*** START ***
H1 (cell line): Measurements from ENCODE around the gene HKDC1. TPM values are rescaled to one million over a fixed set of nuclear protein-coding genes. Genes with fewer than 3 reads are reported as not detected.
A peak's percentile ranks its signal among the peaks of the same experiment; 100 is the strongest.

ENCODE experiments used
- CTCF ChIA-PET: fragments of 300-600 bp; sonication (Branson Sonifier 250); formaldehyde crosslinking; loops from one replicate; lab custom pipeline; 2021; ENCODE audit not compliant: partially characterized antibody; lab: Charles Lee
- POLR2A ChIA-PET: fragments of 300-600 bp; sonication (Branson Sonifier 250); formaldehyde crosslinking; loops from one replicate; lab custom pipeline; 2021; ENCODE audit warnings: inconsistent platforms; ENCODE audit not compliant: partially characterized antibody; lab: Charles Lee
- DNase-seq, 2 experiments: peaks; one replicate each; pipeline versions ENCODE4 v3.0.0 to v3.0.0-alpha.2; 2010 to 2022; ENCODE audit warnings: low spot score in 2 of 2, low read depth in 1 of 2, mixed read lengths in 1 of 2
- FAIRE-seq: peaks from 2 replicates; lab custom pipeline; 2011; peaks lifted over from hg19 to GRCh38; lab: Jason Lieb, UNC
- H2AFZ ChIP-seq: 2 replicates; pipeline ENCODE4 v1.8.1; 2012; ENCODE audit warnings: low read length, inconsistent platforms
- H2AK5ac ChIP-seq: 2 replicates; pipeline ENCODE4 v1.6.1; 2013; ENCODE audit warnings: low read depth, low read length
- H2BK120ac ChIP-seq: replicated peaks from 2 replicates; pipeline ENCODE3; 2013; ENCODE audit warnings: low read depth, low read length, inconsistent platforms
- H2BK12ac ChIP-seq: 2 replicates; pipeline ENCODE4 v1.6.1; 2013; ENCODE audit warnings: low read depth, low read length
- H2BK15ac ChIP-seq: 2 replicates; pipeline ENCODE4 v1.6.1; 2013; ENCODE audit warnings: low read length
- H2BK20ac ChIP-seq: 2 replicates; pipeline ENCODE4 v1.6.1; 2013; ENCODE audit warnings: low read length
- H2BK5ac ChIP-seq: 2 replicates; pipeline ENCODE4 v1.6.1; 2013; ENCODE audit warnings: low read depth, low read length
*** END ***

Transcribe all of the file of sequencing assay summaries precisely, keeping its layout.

H1 (cell line): Measurements from ENCODE around the gene HKDC1. TPM values are rescaled to one million over a fixed set of nuclear protein-coding genes. Genes with fewer than 3 reads are reported as not detected.
A peak's percentile ranks its signal among the peaks of the same experiment; 100 is the strongest.

ENCODE experiments used
- CTCF ChIA-PET: fragments of 300-600 bp; sonication (Branson Sonifier 250); formaldehyde crosslinking; loops from one replicate; lab custom pipeline; 2021; ENCODE audit not compliant: partially characterized antibody; lab: Charles Lee
- POLR2A ChIA-PET: fragments of 300-600 bp; sonication (Branson Sonifier 250); formaldehyde crosslinking; loops from one replicate; lab custom pipeline; 2021; ENCODE audit warnings: inconsistent platforms; ENCODE audit not compliant: partially characterized antibody; lab: Charles Lee
- DNase-seq, 2 experiments: peaks; one replicate each; pipeline versions ENCODE4 v3.0.0 to v3.0.0-alpha.2; 2010 to 2022; ENCODE audit warnings: low spot score in 2 of 2, low read depth in 1 of 2, mixed read lengths in 1 of 2
- FAIRE-seq: peaks from 2 replicates; lab custom pipeline; 2011; peaks lifted over from hg19 to GRCh38; lab: Jason Lieb, UNC
- H2AFZ ChIP-seq: 2 replicates; pipeline ENCODE4 v1.8.1; 2012; ENCODE audit warnings: low read length, inconsistent platforms
- H2AK5ac ChIP-seq: 2 replicates; pipeline ENCODE4 v1.6.1; 2013; ENCODE audit warnings: low read depth, low read length
- H2BK120ac ChIP-seq: replicated peaks from 2 replicates; pipeline ENCODE3; 2013; ENCODE audit warnings: low read depth, low read length, inconsistent platforms
- H2BK12ac ChIP-seq: 2 replicates; pipeline ENCODE4 v1.6.1; 2013; ENCODE audit warnings: low read depth, low read length
- H2BK15ac ChIP-seq: 2 replicates; pipeline ENCODE4 v1.6.1; 2013; ENCODE audit warnings: low read length
- H2BK20ac ChIP-seq: 2 replicates; pipeline ENCODE4 v1.6.1; 2013; ENCODE audit warnings: low read length
- H2BK5ac ChIP-seq: 2 replicates; pipeline ENCODE4 v1.6.1; 2013; ENCODE audit warnings: low read depth, low read length